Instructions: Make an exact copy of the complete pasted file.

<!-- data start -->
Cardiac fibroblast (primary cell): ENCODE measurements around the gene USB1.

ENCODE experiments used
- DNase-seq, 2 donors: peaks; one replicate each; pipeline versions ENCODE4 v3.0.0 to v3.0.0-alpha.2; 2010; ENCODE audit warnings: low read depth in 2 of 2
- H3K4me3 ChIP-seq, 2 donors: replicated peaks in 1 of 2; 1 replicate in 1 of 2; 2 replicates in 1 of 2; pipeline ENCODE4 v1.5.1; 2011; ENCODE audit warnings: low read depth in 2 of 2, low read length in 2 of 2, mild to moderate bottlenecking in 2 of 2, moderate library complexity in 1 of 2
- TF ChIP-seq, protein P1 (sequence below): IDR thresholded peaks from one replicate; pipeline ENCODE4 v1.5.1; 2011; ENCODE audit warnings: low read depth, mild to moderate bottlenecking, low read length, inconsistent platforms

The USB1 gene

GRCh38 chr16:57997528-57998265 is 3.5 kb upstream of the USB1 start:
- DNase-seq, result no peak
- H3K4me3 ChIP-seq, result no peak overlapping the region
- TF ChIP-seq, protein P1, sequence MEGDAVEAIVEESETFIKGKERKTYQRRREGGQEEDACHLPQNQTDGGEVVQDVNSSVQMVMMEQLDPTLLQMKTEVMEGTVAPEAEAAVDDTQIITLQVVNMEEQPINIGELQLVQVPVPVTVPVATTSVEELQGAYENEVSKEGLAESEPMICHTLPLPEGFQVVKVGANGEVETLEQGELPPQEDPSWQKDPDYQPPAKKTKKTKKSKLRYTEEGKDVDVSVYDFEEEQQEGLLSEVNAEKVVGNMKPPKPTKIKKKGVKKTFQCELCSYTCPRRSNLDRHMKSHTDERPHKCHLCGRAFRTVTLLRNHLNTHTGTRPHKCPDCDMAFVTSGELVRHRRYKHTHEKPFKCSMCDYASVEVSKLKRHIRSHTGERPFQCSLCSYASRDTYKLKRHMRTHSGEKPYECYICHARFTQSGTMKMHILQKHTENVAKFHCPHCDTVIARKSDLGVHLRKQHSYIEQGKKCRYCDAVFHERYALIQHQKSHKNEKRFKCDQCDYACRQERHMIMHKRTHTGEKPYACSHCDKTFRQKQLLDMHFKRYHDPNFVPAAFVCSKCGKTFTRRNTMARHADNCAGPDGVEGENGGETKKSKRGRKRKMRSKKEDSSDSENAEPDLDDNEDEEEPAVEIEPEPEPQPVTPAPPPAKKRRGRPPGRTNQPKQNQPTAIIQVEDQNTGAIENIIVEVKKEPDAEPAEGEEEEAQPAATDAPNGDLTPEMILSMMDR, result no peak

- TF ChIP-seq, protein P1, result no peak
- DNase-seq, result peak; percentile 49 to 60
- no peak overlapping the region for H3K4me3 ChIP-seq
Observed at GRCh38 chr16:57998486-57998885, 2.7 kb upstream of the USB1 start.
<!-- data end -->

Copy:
Cardiac fibroblast (primary cell): ENCODE measurements around the gene USB1.

ENCODE experiments used
- DNase-seq, 2 donors: peaks; one replicate each; pipeline versions ENCODE4 v3.0.0 to v3.0.0-alpha.2; 2010; ENCODE audit warnings: low read depth in 2 of 2
- H3K4me3 ChIP-seq, 2 donors: replicated peaks in 1 of 2; 1 replicate in 1 of 2; 2 replicates in 1 of 2; pipeline ENCODE4 v1.5.1; 2011; ENCODE audit warnings: low read depth in 2 of 2, low read length in 2 of 2, mild to moderate bottlenecking in 2 of 2, moderate library complexity in 1 of 2
- TF ChIP-seq, protein P1 (sequence below): IDR thresholded peaks from one replicate; pipeline ENCODE4 v1.5.1; 2011; ENCODE audit warnings: low read depth, mild to moderate bottlenecking, low read length, inconsistent platforms

The USB1 gene

GRCh38 chr16:57997528-57998265 is 3.5 kb upstream of the USB1 start:
- DNase-seq, result no peak
- H3K4me3 ChIP-seq, result no peak overlapping the region
- TF ChIP-seq, protein P1, sequence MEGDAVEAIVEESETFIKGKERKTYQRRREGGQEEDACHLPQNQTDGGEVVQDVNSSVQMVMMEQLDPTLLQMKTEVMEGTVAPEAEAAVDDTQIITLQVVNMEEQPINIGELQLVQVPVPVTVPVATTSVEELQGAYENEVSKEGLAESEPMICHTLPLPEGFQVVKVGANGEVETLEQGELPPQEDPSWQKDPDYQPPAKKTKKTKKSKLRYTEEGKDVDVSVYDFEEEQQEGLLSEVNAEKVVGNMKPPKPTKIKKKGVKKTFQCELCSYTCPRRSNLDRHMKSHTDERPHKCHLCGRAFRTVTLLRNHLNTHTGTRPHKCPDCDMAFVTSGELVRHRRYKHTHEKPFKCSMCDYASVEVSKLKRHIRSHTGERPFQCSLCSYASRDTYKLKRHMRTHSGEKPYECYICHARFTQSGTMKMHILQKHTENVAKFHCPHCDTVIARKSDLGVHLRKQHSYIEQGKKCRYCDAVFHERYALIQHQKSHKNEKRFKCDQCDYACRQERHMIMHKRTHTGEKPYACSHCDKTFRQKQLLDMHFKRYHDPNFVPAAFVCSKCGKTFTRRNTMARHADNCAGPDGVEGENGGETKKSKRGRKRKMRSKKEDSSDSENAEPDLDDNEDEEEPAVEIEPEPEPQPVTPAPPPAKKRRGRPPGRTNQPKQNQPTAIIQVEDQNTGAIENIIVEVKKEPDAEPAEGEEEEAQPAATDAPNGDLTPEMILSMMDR, result no peak

- TF ChIP-seq, protein P1, result no peak
- DNase-seq, result peak; percentile 49 to 60
- no peak overlapping the region for H3K4me3 ChIP-seq
Observed at GRCh38 chr16:57998486-57998885, 2.7 kb upstream of the USB1 start.